Introduction by the Author
Cultown is the story of Thomas Swan, a charismatic figure who forms a cult called the Milinish.
The most dull and obvious way to tell such a story would be to write it from a position of superiority i.e. “Aren’t cults terrible? Cult leaders are awful and the people who join them must be weak, deluded fools.” That is not my way. For one thing, the story is told from the cult leader’s perspective. For another, it is suggested that he has good reason for his actions. And finally, I say we are all cult members, or brainwashed, in one way or another.
Cultown deals with topics to do with science and religion. If it had been written by a hard core scientist, it may have just been someone making fun of religious beliefs. But the Milinish is a scientific cult as much as a religious one. A reader of the book said it ‘shows not just the cultishness of religion, but of science too.’ One of the book’s themes is that for some people, science has become our new religion, with all the problems that entails.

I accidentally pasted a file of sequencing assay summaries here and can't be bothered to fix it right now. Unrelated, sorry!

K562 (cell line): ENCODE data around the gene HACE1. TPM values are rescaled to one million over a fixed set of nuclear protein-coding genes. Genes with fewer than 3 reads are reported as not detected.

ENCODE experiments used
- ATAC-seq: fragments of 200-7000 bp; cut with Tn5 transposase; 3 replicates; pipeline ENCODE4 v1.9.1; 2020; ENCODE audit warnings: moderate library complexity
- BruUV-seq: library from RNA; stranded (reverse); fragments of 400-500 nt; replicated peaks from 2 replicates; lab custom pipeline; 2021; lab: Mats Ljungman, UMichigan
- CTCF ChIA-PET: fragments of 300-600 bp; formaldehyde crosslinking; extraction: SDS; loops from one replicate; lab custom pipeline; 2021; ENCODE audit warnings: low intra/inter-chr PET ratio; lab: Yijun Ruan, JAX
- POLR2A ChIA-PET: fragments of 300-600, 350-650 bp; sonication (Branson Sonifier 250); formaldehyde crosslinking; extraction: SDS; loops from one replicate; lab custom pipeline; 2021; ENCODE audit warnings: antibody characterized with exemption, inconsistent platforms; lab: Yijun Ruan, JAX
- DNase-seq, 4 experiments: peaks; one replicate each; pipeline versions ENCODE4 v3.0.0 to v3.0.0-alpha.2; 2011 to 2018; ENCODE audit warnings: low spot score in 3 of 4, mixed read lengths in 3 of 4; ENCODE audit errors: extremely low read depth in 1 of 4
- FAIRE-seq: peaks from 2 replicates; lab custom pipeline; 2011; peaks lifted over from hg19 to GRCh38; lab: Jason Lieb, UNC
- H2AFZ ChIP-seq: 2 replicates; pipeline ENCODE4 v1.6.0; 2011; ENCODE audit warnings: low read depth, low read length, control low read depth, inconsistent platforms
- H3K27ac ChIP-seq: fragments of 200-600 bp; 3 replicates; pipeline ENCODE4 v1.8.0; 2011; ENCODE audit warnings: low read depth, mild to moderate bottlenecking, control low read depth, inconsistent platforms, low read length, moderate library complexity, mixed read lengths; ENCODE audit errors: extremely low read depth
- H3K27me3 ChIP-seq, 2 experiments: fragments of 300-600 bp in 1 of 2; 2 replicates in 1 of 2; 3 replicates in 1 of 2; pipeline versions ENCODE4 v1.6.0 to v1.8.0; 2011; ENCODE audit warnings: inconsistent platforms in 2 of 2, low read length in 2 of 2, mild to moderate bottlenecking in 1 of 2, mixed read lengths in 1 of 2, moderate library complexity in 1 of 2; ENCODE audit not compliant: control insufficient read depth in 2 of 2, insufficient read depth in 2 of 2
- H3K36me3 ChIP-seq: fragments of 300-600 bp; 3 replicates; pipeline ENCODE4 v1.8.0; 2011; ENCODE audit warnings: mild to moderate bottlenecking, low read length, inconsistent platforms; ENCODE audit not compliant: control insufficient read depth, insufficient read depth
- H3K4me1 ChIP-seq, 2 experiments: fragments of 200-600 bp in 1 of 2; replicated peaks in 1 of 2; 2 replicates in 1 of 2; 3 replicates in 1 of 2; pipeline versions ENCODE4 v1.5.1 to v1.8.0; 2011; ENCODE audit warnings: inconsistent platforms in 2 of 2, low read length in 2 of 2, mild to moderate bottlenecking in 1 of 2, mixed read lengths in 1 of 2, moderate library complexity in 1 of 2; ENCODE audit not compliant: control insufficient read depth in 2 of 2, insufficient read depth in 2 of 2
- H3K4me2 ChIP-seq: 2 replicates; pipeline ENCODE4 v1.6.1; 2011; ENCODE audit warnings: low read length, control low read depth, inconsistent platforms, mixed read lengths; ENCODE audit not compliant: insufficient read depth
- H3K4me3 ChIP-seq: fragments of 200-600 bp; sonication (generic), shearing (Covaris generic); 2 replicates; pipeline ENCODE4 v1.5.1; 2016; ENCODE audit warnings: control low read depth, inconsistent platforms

I wrote the first version of this book in the late 1990s, while studying these topics at university. Cultown helped me win an APA award which led to a PhD scholarship (and to date, that is the only time I have ever made a dollar out of writing!) Anyway, the first version of the book was quite good, but when I went back to it a couple of years ago, I realised it had flaws and could have been so much better. Fortunately, in the last ten years I’ve become a better writer, as a result of writing two novels – The Vortex Winder and The Maelstrom Ascendant. From the lessons learned there, I’ve been able to improve Cultown considerably in its quality of writing.
That is not the only difference. The story’s setting has been updated from 1995 to 2015, incorporating the changes in technology we’ve seen in that time. Most significantly, Cultown now has a full rock soundtrack album. For both Vortex and Maelstrom, my band, Lighthouse XIII, recorded a full soundtrack of songs, each of which fit into the story (sort of like a movie musical, except it’s a book). That trend continues with Cultown. There are twelve new songs which tie into the story.